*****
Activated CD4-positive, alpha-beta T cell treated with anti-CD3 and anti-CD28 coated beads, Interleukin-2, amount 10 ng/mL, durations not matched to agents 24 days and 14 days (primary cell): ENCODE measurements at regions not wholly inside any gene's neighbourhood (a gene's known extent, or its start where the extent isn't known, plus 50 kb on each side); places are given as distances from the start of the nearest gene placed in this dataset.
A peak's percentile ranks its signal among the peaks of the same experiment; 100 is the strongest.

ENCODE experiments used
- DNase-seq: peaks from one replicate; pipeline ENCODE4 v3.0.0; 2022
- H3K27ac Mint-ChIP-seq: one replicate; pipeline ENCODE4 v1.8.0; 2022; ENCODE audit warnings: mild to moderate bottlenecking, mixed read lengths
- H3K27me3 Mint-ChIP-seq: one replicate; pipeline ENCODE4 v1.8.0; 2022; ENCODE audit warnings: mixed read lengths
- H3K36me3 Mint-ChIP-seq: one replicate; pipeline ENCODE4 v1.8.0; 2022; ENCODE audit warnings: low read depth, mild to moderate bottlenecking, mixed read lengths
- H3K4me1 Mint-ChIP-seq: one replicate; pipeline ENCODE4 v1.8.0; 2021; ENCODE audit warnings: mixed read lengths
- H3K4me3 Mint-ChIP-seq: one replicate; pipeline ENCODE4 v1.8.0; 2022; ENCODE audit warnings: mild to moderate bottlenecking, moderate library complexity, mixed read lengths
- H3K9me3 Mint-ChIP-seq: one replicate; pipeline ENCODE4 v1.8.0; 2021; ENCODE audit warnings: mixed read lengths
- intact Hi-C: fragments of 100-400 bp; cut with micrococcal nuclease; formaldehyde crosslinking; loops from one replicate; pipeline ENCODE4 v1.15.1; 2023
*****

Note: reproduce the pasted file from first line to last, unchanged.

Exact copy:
Activated CD4-positive, alpha-beta T cell treated with anti-CD3 and anti-CD28 coated beads, Interleukin-2, amount 10 ng/mL, durations not matched to agents 24 days and 14 days (primary cell): ENCODE measurements at regions not wholly inside any gene's neighbourhood (a gene's known extent, or its start where the extent isn't known, plus 50 kb on each side); places are given as distances from the start of the nearest gene placed in this dataset.
A peak's percentile ranks its signal among the peaks of the same experiment; 100 is the strongest.

ENCODE experiments used
- DNase-seq: peaks from one replicate; pipeline ENCODE4 v3.0.0; 2022
- H3K27ac Mint-ChIP-seq: one replicate; pipeline ENCODE4 v1.8.0; 2022; ENCODE audit warnings: mild to moderate bottlenecking, mixed read lengths
- H3K27me3 Mint-ChIP-seq: one replicate; pipeline ENCODE4 v1.8.0; 2022; ENCODE audit warnings: mixed read lengths
- H3K36me3 Mint-ChIP-seq: one replicate; pipeline ENCODE4 v1.8.0; 2022; ENCODE audit warnings: low read depth, mild to moderate bottlenecking, mixed read lengths
- H3K4me1 Mint-ChIP-seq: one replicate; pipeline ENCODE4 v1.8.0; 2021; ENCODE audit warnings: mixed read lengths
- H3K4me3 Mint-ChIP-seq: one replicate; pipeline ENCODE4 v1.8.0; 2022; ENCODE audit warnings: mild to moderate bottlenecking, moderate library complexity, mixed read lengths
- H3K9me3 Mint-ChIP-seq: one replicate; pipeline ENCODE4 v1.8.0; 2021; ENCODE audit warnings: mixed read lengths
- intact Hi-C: fragments of 100-400 bp; cut with micrococcal nuclease; formaldehyde crosslinking; loops from one replicate; pipeline ENCODE4 v1.15.1; 2023